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See detailA compendium of inborn errors of metabolism mapped onto the human metabolic network
Sahoo, Swagatika UL; Franzson; Jonsson, Jon J et al

in Molecular Biosystems (2012), 8(10), 2545-2558

Inborn errors of metabolism (IEMs) are hereditary metabolic defects, which are encountered in almost all major metabolic pathways occurring in man. Many IEMs are screened for in neonates through ... [more ▼]

Inborn errors of metabolism (IEMs) are hereditary metabolic defects, which are encountered in almost all major metabolic pathways occurring in man. Many IEMs are screened for in neonates through metabolomic analysis of dried blood spot samples. To enable the mapping of these metabolomic data onto the published human metabolic reconstruction, we added missing reactions and pathways involved in acylcarnitine (AC) and fatty acid oxidation (FAO) metabolism. Using literary data, we reconstructed an AC/FAO module consisting of 352 reactions and 139 metabolites. When this module was combined with the human metabolic reconstruction, the synthesis of 39 acylcarnitines and 22 amino acids, which are routinely measured, was captured and 235 distinct IEMs could be mapped. We collected phenotypic and clinical features for each IEM enabling comprehensive classification. We found that carbohydrate, amino acid, and lipid metabolism were most affected by the IEMs, while the brain was the most commonly affected organ. Furthermore, we analyzed the IEMs in the context of metabolic network topology to gain insight into common features between metabolically connected IEMs. While many known examples were identified, we discovered some surprising IEM pairs that shared reactions as well as clinical features but not necessarily causal genes. Moreover, we could also re-confirm that acetyl-CoA acts as a central metabolite. This network based analysis leads to further insight of hot spots in human metabolism with respect to IEMs. The presented comprehensive knowledge base of IEMs will provide a valuable tool in studying metabolic changes involved in inherited metabolic diseases. [less ▲]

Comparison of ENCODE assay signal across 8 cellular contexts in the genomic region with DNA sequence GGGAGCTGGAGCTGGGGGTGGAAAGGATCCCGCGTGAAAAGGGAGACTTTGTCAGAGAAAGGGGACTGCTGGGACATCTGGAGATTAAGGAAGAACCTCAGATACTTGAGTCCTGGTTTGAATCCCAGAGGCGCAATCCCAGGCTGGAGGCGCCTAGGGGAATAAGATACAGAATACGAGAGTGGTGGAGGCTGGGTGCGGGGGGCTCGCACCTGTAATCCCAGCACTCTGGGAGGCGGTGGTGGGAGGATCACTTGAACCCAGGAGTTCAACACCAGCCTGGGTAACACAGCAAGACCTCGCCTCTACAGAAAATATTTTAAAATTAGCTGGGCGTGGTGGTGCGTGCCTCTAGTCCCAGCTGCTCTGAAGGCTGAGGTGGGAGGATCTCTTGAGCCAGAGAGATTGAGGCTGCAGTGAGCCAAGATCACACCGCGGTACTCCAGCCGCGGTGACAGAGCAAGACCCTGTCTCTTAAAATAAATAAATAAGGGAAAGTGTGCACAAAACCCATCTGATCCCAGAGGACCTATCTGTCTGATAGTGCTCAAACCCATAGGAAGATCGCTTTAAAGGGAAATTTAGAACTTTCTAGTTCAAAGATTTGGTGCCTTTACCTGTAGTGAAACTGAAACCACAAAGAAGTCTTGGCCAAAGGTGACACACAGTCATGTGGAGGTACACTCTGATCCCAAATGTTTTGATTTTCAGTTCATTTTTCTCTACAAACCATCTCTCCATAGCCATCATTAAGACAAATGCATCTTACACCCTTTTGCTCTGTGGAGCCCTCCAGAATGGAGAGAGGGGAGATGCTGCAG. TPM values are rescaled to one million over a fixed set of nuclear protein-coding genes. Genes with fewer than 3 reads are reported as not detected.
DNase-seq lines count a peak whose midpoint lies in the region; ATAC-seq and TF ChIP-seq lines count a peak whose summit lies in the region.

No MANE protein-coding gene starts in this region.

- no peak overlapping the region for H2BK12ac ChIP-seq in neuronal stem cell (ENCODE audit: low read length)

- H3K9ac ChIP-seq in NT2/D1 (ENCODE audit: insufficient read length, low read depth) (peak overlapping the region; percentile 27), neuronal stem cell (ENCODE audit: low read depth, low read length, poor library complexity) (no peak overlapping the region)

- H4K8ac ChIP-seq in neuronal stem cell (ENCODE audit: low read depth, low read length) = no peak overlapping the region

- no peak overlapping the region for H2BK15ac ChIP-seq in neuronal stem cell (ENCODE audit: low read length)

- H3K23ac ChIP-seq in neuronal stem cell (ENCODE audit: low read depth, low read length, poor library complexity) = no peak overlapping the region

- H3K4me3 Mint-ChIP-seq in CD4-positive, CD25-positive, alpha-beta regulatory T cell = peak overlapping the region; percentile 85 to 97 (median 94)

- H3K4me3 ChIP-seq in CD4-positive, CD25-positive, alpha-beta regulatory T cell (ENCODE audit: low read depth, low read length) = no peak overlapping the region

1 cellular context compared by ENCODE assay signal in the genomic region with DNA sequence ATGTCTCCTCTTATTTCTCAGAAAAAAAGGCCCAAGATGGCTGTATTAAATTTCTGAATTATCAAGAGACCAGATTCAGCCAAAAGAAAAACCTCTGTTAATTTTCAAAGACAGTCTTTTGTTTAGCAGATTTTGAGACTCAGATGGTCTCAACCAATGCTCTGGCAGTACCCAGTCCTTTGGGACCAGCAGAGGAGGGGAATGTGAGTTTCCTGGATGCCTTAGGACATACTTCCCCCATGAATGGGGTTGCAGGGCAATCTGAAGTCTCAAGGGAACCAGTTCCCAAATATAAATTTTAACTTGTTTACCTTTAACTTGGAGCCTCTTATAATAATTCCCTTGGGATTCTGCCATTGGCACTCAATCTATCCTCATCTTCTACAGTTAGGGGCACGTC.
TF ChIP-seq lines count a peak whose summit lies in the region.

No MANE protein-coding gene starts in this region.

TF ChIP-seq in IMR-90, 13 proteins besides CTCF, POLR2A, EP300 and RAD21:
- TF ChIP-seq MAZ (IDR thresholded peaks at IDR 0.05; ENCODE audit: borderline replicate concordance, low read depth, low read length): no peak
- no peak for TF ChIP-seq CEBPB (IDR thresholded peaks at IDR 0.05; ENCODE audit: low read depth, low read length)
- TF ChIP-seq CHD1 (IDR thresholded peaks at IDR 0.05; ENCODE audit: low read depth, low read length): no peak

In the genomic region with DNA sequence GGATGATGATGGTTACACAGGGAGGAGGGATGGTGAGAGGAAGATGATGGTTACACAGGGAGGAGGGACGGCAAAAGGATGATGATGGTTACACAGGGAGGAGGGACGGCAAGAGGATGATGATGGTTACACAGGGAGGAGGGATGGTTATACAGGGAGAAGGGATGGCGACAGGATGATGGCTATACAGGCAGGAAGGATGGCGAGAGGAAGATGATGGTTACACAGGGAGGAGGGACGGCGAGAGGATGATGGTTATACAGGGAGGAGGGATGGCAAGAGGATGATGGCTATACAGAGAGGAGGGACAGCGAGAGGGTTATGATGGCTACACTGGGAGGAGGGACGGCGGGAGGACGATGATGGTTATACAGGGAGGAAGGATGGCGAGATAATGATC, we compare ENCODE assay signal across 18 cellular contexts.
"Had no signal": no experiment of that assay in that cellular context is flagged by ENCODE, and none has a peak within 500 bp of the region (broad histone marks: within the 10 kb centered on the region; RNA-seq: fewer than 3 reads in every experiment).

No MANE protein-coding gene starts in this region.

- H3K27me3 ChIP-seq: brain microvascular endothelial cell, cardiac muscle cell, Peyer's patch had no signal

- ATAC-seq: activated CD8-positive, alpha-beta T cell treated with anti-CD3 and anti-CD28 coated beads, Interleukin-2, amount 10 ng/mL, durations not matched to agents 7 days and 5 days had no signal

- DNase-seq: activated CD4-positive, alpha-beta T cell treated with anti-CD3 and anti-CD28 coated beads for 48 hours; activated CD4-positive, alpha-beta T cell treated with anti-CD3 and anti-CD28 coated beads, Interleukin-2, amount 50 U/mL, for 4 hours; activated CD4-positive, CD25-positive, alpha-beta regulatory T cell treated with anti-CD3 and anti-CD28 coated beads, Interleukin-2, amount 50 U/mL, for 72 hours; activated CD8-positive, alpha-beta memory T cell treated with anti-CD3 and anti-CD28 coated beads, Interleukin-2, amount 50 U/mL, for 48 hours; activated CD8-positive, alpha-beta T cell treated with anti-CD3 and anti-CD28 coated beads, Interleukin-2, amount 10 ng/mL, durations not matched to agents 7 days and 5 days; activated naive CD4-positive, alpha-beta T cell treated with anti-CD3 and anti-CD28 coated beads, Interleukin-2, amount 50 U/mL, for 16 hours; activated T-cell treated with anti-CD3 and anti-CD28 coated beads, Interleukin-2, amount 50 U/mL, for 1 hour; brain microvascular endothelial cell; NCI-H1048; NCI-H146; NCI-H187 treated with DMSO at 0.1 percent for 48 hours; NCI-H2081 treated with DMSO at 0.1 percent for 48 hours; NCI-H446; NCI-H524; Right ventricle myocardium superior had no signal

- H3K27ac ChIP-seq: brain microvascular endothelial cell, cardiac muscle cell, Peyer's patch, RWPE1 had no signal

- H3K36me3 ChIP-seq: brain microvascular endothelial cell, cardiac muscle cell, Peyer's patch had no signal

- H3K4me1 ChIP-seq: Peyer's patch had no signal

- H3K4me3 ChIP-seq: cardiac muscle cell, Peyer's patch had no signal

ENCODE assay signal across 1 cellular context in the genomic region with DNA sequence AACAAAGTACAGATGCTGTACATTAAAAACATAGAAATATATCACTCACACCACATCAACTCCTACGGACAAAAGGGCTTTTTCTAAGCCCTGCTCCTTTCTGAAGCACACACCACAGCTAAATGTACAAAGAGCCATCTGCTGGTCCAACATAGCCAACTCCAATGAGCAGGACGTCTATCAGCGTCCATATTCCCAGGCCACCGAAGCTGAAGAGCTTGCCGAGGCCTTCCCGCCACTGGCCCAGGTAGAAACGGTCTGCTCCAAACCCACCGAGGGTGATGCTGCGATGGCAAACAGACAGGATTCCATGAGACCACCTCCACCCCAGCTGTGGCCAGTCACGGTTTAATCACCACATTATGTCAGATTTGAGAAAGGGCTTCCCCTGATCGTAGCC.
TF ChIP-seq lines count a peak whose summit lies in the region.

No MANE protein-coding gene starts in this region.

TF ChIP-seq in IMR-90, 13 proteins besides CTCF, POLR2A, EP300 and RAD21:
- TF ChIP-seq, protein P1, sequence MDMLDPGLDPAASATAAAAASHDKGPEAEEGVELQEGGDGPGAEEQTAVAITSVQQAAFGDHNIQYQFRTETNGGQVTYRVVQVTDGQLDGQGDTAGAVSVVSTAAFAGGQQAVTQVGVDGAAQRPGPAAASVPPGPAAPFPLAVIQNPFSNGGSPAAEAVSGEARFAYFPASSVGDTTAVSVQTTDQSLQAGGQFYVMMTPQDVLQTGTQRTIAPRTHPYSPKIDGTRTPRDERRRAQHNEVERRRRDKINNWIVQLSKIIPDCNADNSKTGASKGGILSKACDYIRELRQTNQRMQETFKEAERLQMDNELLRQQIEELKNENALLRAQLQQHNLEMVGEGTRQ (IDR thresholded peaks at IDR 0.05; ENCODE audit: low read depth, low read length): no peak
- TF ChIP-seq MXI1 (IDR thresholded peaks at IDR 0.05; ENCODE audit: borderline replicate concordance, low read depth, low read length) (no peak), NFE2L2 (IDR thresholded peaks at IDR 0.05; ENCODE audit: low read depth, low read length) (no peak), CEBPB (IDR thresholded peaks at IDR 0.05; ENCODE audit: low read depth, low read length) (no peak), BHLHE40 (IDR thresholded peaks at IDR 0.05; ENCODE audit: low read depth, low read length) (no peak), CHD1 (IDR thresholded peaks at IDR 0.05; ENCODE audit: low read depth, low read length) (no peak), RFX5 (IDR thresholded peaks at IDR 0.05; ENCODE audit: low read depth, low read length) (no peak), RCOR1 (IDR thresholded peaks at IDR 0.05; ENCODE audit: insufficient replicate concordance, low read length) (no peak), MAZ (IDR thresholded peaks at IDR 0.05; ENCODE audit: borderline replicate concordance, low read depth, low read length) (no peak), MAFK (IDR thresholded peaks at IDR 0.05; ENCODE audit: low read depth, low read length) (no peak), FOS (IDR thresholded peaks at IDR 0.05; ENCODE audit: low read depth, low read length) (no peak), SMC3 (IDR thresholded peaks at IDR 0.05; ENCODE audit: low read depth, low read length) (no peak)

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See detailTargeted proteomics for Chlamydomonas reinhardtii combined with rapid subcellular protein fractionation, metabolomics and metabolic flux analyses.
Wienkoop, Stefanie; Weiss, Julia; May, Patrick UL et al

in Molecular Biosystems (2010), 6(6), 1018-31

In the era of fast genome sequencing a critical goal is to develop genome-wide quantitative molecular approaches. Here, we present a metaproteogenomic strategy to integrate proteomics and metabolomics ... [more ▼]